Researchers have developed a novel combination therapy approach to help patients with KMT2A-mutated acute lymphoblastic leukemia (ALL) or acute myeloid leukemia (AML) overcome resistance to bromodomain and extraterminal domain (BET) inhibitors without adding toxicity, according to a novel study published by Wright et al in Proceedings of the National Academy of Sciences.
BET inhibitors have been shown to provide therapeutic benefits against many different cancer types. However, the mechanisms governing response and resistance to this class of therapies are poorly understood.
“KMT2A [mutations] are enriched in infant leukemias, which generally have a poor prognosis,” explained co–corresponding study author Jun J. Yang, PhD, Vice Chair of the Department of Pharmacy and Pharmaceutical Sciences and the Endowed Chair in Pharmacogenomics at St. Jude Children’s Research Hospital. “Over the past several decades, there has been very little progress in improving [the] cure rates of infants with KMT2A-[mutated] leukemias, so there is a clear need to develop new therapies for those patients. This is one of the very few genetic abnormalities that can affect ALL and AML, which makes it very interesting from a tumor biology perspective,” he added.
Study Methods and Results
In the new study, the researchers conducted CRISPR screens, performing a genome-wide loss-of-function analysis in patients with KMT2A-mutated ALL or AML. They found that loss of the SPOP gene may cause significant BET inhibitor resistance, which they confirmed in cell lines and xenograft mouse models. Additional CRISPR screens revealed that cells treated with BET inhibitors may be sensitive to disruptions in the gene GSK3B.
The researchers then developed a combination therapy approach using both BET inhibitors and GSK3 inhibitors to target KMT2A-mutated leukemia—demonstrating that the combination therapy could impede the growth of leukemia cells.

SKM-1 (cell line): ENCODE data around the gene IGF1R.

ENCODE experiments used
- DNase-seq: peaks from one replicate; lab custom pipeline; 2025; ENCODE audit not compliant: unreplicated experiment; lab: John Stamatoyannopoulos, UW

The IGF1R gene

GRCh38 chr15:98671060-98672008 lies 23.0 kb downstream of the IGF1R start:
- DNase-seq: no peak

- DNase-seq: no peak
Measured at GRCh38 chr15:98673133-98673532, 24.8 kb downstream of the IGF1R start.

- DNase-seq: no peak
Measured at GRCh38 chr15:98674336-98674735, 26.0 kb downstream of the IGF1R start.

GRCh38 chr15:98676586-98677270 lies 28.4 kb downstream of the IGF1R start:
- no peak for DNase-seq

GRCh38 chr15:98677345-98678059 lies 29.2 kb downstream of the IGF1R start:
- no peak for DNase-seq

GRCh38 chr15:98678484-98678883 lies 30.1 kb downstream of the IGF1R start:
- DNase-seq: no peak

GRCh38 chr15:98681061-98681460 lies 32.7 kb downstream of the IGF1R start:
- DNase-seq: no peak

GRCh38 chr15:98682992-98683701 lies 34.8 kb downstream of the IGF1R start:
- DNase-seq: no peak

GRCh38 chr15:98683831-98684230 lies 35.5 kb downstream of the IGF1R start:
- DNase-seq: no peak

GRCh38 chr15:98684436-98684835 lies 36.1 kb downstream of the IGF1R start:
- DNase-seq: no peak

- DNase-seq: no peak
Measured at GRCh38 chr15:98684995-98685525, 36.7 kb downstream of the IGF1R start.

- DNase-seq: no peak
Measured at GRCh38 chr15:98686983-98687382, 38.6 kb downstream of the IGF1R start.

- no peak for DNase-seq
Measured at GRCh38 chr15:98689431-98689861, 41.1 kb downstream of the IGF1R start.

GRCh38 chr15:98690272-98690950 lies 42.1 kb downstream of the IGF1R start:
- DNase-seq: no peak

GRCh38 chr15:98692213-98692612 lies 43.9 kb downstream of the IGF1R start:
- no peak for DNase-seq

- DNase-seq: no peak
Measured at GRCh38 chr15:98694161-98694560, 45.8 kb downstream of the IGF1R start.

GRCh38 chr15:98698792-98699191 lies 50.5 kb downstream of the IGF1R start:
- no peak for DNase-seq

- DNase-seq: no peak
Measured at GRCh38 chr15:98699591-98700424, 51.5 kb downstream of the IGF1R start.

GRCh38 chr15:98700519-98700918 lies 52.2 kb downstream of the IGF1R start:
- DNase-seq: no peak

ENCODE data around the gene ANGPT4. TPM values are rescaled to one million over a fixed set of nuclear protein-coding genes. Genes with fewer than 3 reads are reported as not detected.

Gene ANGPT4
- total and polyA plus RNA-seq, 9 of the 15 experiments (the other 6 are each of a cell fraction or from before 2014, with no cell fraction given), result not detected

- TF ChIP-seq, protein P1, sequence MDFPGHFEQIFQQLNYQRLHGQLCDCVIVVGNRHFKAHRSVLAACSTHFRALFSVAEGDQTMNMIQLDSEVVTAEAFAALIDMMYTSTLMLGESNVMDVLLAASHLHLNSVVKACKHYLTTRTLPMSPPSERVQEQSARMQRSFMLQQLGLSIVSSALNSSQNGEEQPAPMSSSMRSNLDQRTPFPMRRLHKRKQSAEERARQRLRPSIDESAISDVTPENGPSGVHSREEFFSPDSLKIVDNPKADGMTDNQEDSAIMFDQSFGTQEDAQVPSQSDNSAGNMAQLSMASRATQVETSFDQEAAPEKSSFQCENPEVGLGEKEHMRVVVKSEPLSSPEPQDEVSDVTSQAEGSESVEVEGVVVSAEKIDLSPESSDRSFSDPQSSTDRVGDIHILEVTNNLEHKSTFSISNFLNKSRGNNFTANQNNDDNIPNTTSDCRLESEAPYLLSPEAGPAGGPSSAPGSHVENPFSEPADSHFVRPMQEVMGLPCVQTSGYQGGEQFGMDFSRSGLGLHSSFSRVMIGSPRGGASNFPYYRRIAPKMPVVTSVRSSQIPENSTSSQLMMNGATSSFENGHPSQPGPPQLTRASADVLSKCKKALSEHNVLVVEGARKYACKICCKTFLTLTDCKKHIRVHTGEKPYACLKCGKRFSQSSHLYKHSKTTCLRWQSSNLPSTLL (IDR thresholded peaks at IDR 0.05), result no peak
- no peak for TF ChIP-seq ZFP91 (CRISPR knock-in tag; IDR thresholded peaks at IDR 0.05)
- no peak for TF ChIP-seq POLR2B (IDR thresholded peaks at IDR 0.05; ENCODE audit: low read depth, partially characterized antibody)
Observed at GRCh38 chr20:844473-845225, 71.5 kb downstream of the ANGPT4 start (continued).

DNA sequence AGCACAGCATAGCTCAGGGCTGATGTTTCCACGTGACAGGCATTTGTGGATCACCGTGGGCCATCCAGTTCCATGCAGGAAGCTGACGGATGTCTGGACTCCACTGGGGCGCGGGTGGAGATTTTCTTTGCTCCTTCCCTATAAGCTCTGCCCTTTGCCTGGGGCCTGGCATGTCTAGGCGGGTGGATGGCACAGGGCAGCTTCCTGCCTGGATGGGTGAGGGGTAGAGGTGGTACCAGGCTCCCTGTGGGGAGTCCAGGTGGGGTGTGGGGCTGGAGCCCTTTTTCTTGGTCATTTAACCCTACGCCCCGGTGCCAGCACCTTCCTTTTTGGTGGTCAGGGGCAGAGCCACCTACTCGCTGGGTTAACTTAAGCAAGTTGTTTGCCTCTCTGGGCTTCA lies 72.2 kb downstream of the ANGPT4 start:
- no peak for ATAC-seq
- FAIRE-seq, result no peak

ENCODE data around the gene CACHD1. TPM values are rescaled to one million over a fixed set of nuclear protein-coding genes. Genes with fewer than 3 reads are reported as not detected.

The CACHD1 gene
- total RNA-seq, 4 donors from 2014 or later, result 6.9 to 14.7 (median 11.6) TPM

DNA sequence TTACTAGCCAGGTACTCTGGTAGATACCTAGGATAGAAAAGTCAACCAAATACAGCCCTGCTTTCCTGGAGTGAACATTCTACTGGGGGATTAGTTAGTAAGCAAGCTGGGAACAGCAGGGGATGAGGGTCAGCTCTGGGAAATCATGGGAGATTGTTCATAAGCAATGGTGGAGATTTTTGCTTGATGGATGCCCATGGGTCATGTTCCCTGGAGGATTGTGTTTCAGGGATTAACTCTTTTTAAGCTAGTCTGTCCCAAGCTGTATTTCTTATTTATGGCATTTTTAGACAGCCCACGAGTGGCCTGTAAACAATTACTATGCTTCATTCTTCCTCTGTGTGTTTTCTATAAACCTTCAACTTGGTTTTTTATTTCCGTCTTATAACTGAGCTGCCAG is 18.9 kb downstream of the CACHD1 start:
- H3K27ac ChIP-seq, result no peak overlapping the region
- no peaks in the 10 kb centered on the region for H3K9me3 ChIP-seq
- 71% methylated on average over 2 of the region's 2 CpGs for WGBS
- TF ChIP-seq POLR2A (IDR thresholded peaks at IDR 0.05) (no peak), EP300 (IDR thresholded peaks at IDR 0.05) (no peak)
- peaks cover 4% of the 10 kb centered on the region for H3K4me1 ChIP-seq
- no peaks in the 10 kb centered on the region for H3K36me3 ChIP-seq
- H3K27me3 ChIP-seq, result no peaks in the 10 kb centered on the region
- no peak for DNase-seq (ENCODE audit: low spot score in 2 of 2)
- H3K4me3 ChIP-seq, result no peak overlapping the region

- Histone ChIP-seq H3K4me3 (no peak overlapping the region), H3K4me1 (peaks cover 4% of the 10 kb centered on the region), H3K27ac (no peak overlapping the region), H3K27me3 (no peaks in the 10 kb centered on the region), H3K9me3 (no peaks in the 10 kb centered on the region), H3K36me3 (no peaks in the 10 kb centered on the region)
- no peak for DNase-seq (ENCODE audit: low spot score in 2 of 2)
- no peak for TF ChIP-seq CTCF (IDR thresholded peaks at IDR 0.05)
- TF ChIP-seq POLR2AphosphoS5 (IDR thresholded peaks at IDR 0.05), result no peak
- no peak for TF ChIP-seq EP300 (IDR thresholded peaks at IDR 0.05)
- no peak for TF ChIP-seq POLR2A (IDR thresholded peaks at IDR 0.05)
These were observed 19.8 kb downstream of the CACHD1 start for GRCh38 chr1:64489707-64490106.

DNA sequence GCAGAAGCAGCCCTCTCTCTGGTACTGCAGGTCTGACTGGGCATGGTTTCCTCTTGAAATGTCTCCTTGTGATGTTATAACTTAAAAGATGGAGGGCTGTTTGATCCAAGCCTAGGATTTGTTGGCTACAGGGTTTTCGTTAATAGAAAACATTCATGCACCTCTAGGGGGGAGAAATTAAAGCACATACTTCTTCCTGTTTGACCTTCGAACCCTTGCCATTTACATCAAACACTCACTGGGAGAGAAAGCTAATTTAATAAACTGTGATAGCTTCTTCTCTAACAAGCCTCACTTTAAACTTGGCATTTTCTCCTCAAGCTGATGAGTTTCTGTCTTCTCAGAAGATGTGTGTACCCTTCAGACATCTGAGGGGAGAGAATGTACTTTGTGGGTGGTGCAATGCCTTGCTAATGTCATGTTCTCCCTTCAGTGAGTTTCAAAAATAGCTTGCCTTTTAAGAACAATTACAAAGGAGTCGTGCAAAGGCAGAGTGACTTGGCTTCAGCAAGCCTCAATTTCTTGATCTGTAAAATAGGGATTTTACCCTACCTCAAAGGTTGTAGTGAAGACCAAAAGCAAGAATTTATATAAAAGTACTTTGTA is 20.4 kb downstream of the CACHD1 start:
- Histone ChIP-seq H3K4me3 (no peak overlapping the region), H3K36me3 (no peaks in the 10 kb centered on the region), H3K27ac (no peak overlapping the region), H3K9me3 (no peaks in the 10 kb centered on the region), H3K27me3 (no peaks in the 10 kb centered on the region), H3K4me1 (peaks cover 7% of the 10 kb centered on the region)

“Our expertise in combinatorial CRISPR screens allowed us to identify resistance mechanisms, but by also doing reverse screens, we … identified the targetable options that will allow us to overcome [BET inhibitor] resistance,” highlighted co–corresponding study author Chunliang Li, PhD, Assistant Professor of Tumor Cell Biology at St. Jude Children’s Research Hospital. “Our findings led us to a combination regimen that can reverse resistance to BET inhibition. The BET and GSK3 inhibitor combination shows remarkable efficacy but also no increase in toxicity because the … inhibitors synergize, but on its own, the GSK3 inhibitor doesn’t seem to have an effect,” he noted.
The findings suggested that the combination of BET inhibitors and GSK3 inhibitors may hold promise for further development in KMT2A-mutated leukemias.
Disclosure: The research in this study was supported by the National Institutes of Health, V-Scholar Foundation fund, the American Cancer Society-Hasse Family Glenn Hasse-Research Scholar Grant, and the American Lebanese Syrian Associated Charities. For full disclosures of the study authors, visit pnas.org.The content in this post has not been reviewed by the American Society of Clinical Oncology, Inc. (ASCO®) and does not necessarily reflect the ideas and opinions of ASCO®.